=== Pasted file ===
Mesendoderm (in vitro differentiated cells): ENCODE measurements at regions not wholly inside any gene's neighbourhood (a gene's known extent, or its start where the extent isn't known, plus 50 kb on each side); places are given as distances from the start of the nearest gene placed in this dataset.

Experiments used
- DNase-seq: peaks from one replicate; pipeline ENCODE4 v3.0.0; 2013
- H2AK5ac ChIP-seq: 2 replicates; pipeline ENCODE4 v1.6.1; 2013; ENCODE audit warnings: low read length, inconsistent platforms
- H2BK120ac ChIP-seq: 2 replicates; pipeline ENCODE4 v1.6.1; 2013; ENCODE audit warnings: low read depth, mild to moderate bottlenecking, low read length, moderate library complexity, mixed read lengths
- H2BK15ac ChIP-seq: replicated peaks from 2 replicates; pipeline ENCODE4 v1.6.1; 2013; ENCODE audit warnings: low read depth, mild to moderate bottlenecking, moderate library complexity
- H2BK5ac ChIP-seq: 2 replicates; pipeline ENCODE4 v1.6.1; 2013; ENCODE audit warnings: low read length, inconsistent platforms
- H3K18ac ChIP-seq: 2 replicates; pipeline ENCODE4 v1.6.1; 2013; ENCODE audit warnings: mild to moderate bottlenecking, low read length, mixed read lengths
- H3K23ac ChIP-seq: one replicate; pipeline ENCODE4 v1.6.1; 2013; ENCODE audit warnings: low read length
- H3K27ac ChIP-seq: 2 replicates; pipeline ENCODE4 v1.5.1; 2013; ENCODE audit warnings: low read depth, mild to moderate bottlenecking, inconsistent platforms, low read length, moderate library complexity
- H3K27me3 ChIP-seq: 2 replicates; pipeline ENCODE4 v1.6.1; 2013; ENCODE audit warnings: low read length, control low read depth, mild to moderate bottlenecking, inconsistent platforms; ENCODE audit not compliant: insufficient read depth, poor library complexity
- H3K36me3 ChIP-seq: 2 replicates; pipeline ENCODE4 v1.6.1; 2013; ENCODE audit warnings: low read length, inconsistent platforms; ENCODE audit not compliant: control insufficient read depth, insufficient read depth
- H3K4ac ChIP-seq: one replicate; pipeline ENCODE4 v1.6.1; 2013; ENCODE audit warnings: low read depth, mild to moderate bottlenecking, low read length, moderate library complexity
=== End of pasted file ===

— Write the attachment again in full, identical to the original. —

Mesendoderm (in vitro differentiated cells): ENCODE measurements at regions not wholly inside any gene's neighbourhood (a gene's known extent, or its start where the extent isn't known, plus 50 kb on each side); places are given as distances from the start of the nearest gene placed in this dataset.

Experiments used
- DNase-seq: peaks from one replicate; pipeline ENCODE4 v3.0.0; 2013
- H2AK5ac ChIP-seq: 2 replicates; pipeline ENCODE4 v1.6.1; 2013; ENCODE audit warnings: low read length, inconsistent platforms
- H2BK120ac ChIP-seq: 2 replicates; pipeline ENCODE4 v1.6.1; 2013; ENCODE audit warnings: low read depth, mild to moderate bottlenecking, low read length, moderate library complexity, mixed read lengths
- H2BK15ac ChIP-seq: replicated peaks from 2 replicates; pipeline ENCODE4 v1.6.1; 2013; ENCODE audit warnings: low read depth, mild to moderate bottlenecking, moderate library complexity
- H2BK5ac ChIP-seq: 2 replicates; pipeline ENCODE4 v1.6.1; 2013; ENCODE audit warnings: low read length, inconsistent platforms
- H3K18ac ChIP-seq: 2 replicates; pipeline ENCODE4 v1.6.1; 2013; ENCODE audit warnings: mild to moderate bottlenecking, low read length, mixed read lengths
- H3K23ac ChIP-seq: one replicate; pipeline ENCODE4 v1.6.1; 2013; ENCODE audit warnings: low read length
- H3K27ac ChIP-seq: 2 replicates; pipeline ENCODE4 v1.5.1; 2013; ENCODE audit warnings: low read depth, mild to moderate bottlenecking, inconsistent platforms, low read length, moderate library complexity
- H3K27me3 ChIP-seq: 2 replicates; pipeline ENCODE4 v1.6.1; 2013; ENCODE audit warnings: low read length, control low read depth, mild to moderate bottlenecking, inconsistent platforms; ENCODE audit not compliant: insufficient read depth, poor library complexity
- H3K36me3 ChIP-seq: 2 replicates; pipeline ENCODE4 v1.6.1; 2013; ENCODE audit warnings: low read length, inconsistent platforms; ENCODE audit not compliant: control insufficient read depth, insufficient read depth
- H3K4ac ChIP-seq: one replicate; pipeline ENCODE4 v1.6.1; 2013; ENCODE audit warnings: low read depth, mild to moderate bottlenecking, low read length, moderate library complexity